Quick Guide: How to Create a Documentary with Limited Resources

By Thais Varella

Last year I was passing through the campus hallways when I saw an ad from the RUW Foundation looking for people to form a team for a documentary on the ‘Future of Food‘. A project for the celebration of 100 years of university. As I was looking for a job and new experiences in Wageningen, I applied, but my familiarity with documentaries until then was zero. Additionally, our available time and money were quite limiting. However, the result was very good, and I believe that the success of our project happened because of some points we hit on the head.


For those who are planning to make a documentary, here are some tips:

1. Define the outline and the shared vision

In a documentary with interviews, you can not exactly plan the final result, like in a movie where the script is written before starting the filming. You should have a main idea about the content, especially about what conflict is going to be shown, but finalize the script only after the interviews.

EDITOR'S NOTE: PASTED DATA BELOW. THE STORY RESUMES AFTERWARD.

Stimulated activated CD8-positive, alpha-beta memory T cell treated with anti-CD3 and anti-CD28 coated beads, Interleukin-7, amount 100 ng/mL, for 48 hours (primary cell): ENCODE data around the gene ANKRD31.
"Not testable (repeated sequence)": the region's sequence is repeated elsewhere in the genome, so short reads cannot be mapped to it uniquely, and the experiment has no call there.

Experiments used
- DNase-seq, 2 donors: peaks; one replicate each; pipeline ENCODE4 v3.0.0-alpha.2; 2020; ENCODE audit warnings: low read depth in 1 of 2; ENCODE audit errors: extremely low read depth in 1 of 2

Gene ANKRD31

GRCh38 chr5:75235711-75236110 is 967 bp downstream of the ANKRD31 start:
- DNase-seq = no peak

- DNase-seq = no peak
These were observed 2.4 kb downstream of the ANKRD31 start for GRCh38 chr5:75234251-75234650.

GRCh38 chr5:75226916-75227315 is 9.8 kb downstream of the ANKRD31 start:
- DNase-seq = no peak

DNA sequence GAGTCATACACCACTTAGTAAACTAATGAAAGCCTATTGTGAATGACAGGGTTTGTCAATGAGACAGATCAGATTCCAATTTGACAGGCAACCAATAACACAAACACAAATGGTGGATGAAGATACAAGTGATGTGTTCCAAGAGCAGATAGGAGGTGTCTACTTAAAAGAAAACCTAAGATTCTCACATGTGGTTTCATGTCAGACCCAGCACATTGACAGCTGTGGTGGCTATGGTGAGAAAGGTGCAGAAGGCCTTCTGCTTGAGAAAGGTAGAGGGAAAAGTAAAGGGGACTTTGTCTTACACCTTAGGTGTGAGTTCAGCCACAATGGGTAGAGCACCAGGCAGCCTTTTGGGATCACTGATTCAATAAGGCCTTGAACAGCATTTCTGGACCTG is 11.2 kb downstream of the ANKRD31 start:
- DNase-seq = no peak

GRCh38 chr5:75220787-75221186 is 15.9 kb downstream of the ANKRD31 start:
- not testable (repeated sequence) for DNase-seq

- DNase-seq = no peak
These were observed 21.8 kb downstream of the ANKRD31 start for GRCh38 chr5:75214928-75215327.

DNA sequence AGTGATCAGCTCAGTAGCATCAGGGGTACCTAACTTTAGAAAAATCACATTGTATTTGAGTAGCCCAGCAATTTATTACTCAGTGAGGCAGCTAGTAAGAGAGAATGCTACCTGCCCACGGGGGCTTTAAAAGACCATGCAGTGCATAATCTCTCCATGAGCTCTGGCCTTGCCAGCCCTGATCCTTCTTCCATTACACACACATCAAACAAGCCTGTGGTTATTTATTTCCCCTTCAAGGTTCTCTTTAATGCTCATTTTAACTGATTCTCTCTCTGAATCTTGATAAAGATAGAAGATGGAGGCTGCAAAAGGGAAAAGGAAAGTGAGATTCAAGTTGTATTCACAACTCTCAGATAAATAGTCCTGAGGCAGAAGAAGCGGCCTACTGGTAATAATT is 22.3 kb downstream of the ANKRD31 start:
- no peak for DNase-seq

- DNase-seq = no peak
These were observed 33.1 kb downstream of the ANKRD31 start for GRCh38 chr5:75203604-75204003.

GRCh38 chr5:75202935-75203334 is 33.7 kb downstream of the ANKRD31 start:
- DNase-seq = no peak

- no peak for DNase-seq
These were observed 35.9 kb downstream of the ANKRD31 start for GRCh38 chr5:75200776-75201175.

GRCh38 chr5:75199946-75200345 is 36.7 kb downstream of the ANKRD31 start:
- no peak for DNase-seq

In our case, I believe that the most important thing was to make time to get to know each other and create a shared vision of the team. After this became clear to everyone, it was much easier to select who should be interviewed and which scenes should be shown. This process comes in a variety of formats, from informal conversations to guided creation processes. It is important that you draw together an outline of the documentary to shape the idea among the group and to be able to explain to others what the project is about. Maybe during these brainstorms, the name of the documentary will come up unexpectedly. Thank you, Emily. ๐Ÿ™‚


2. Divide the work and trust each other